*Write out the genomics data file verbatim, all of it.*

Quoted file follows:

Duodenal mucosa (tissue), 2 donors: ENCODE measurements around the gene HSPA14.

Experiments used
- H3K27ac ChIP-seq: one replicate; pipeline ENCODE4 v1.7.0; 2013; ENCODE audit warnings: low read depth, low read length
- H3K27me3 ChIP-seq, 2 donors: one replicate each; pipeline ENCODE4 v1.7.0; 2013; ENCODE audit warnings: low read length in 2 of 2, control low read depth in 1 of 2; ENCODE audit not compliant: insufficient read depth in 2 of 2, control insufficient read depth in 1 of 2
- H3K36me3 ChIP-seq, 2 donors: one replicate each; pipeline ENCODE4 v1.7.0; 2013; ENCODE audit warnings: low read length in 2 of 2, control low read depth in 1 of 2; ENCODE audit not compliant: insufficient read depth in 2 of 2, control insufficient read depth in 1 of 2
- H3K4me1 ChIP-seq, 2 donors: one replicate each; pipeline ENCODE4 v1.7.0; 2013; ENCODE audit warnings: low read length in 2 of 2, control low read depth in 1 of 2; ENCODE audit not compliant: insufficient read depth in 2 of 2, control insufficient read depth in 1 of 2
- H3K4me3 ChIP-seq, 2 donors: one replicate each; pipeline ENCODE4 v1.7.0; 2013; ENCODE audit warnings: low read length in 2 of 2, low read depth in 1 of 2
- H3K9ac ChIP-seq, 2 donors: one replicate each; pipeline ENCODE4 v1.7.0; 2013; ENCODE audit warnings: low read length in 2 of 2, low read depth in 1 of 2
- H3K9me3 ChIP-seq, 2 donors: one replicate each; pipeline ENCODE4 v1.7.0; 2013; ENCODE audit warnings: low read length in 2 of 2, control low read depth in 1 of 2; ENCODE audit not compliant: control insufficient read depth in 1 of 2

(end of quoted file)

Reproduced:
Duodenal mucosa (tissue), 2 donors: ENCODE measurements around the gene HSPA14.

Experiments used
- H3K27ac ChIP-seq: one replicate; pipeline ENCODE4 v1.7.0; 2013; ENCODE audit warnings: low read depth, low read length
- H3K27me3 ChIP-seq, 2 donors: one replicate each; pipeline ENCODE4 v1.7.0; 2013; ENCODE audit warnings: low read length in 2 of 2, control low read depth in 1 of 2; ENCODE audit not compliant: insufficient read depth in 2 of 2, control insufficient read depth in 1 of 2
- H3K36me3 ChIP-seq, 2 donors: one replicate each; pipeline ENCODE4 v1.7.0; 2013; ENCODE audit warnings: low read length in 2 of 2, control low read depth in 1 of 2; ENCODE audit not compliant: insufficient read depth in 2 of 2, control insufficient read depth in 1 of 2
- H3K4me1 ChIP-seq, 2 donors: one replicate each; pipeline ENCODE4 v1.7.0; 2013; ENCODE audit warnings: low read length in 2 of 2, control low read depth in 1 of 2; ENCODE audit not compliant: insufficient read depth in 2 of 2, control insufficient read depth in 1 of 2
- H3K4me3 ChIP-seq, 2 donors: one replicate each; pipeline ENCODE4 v1.7.0; 2013; ENCODE audit warnings: low read length in 2 of 2, low read depth in 1 of 2
- H3K9ac ChIP-seq, 2 donors: one replicate each; pipeline ENCODE4 v1.7.0; 2013; ENCODE audit warnings: low read length in 2 of 2, low read depth in 1 of 2
- H3K9me3 ChIP-seq, 2 donors: one replicate each; pipeline ENCODE4 v1.7.0; 2013; ENCODE audit warnings: low read length in 2 of 2, control low read depth in 1 of 2; ENCODE audit not compliant: control insufficient read depth in 1 of 2